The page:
The voices of eight Civil War-era Wisconsin women are being heard for the first time in the 21st century through a new book published by University of Wisconsin Press in January.
Edited by Stoughton-based writer Jo Ann Daly Carr, “Such Anxious Hours: Wisconsin Women’s Voices from the Civil War,” sheds light on the lives of these hidden figures of the State’s history.
Carr will present the findings published in her book from 1-2:30 p.m. Wednesday, March 4, at the Stoughton Senior Center.
A former librarian who was a history major at University of Wisconsin-Madison, she had spent decades cataloging books but had not written one herself. She has previously edited publications in the areas of library services and technology.
Carr said her book on Wisconsin’s Civil War women is a “real zag and a substantial change” from what she was used to researching and writing.
She said she was inspired to compile the book in 2014, after attending a program at the Fitchburg Public Library, where a group of male authors presented books compiling letters men wrote during the Civil War.
Carr left the presentation wanting to know more about the untold stories of Wisconsin women during the Civil War, which spurred a five-year process of seeking out documents to compile a book on the topic. She wanted to illustrate the impact of war on the home front, instead of from the battlefront.
Now retired, Carr served in many roles at the UW-Madison’s School of Education over 36 years, which helped provide her the skills to complete her research for the book.
The book, released Jan. 7, was the result of Carr’s meticulous research, which initially unearthed the stories of around 30 women’s lives.
She said she could have written a 700-page book with all the writings she’d found, but the final publication, which focuses on eight of those women’s narratives, is around half that length,.
Carr presents her findings at a variety of venues around the State including libraries, senior centers, book stores and museums.
She said her next project might be writing a book recognizing the contributions military families made during that era, something she learned about when she came across a book published in 1862 by a woman living at the Fort Sumter and Fort Moultrie army bases.
Carr learned that 45 women and children lived alongside the male soldiers at the bases. Some of these women and children were captured by the South and held as prisoners of war.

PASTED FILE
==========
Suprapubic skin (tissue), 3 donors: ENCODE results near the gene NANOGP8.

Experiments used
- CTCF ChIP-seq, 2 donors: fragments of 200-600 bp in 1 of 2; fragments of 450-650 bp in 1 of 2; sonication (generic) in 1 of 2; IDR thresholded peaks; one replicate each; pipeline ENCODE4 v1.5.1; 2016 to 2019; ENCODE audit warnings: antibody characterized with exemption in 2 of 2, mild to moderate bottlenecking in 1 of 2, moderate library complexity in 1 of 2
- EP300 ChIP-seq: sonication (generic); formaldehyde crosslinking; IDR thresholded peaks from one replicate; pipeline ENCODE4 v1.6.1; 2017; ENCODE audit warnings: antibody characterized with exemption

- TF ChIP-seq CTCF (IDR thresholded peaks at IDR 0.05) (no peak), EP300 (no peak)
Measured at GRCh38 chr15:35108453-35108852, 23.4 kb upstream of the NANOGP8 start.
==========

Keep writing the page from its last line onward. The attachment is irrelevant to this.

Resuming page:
“I would love to learn more about them and see them be recognized; they all made contributions,” she said.
Five year process
Carr said finding writings by women connected to Civil War soldiers was not easy, as women’s letters were often not deemed important enough to be preserved in the same way male soldier’s letters were.
Using the publicly accessible WorldCat, Carr searched for the letters and eventually found around 2,800 collections of letters written by Wisconsin residents during the war. From these, she identified 30 Wisconsin women whose diaries and letters were cohesively preserved.
Carr was looking for women whose writings provided a sustained narrative across the four years of war, with letters or diary entries available for almost every month of the war. The idea was to form a complete picture of life on the Wisconsin home front, starting with the day Fort Sumter surrendered in April 1861, through to President Lincoln’s assassination in April 1865.
The eight women who appear in her book range in age from 17 to 43, and all lived in the southern part of Wisconsin during the war.
Carr sought to bring to light the previously unheralded contributions of these women to the war effort – sewing, knitting socks, fundraising, putting together care packages and raising the crops used to feed the Union Army. She had expected to find more women’s letters preserved.
“These women were hidden then and continued to be hidden today because of how these letters were collected and cataloged,” Carr said.
As she wrote, Carr considered similarities in the lives of the eight women and began pairing them together to compare and contrast their experiences.
Two women, Emily Quiner and Annie Cox, were both 21 and lived less than a mile apart in Madison, but had distinct experiences, demonstrating how war touched similar people in disparate ways.
Quiner provides the longest, most sustained voice in the book, as she began writing a personal diary the day Fort Sumter fell. Cox wrote letters to a friend, who later became her fiance. He was a law student and Copperhead (pacifist Democrat) at the University of Michigan.
The letters of two sisters, Ann Waldo and Susan Brown, to their soldier husbands, showed how the war affected them differently, despite the sisters living together.
Another woman, Mary Burwell, had heard that soldiers who could cook stayed behind the front lines, so in addition to sending her husband hand-knit socks and pipe tobacco, she sent him recipes hoping he’d learn to cook and could stay off of the battlefield.
Margaret McNish Patchin and Sarah Jane Powers, two farmer’s wives, reflected the common struggles women faced trying to sustain farms in their husbands’ absences. Both were confronted with difficult decisions that women were not legally allowed to make, such as signing contracts and handling money.
Powers’ provided the “shortest window of letters, but hers were among the most poignant,” Carr said.
After Powers’ husband died in a hospital from a combat injury, his knapsack was returned home with all her letters to him unopened, as he had never received them.
Carr said many women went on to cope with the loss of their husbands by becoming civic leaders and that the war bolstered the suffrage movement. In 1919, Wisconsin became the first state to ratify the 19th amendment granting women the right to vote – a movement that had started in 1869.
“It is a sad reminder of the barriers and challenges that women who were trying to contribute to the war faced,” Carr said.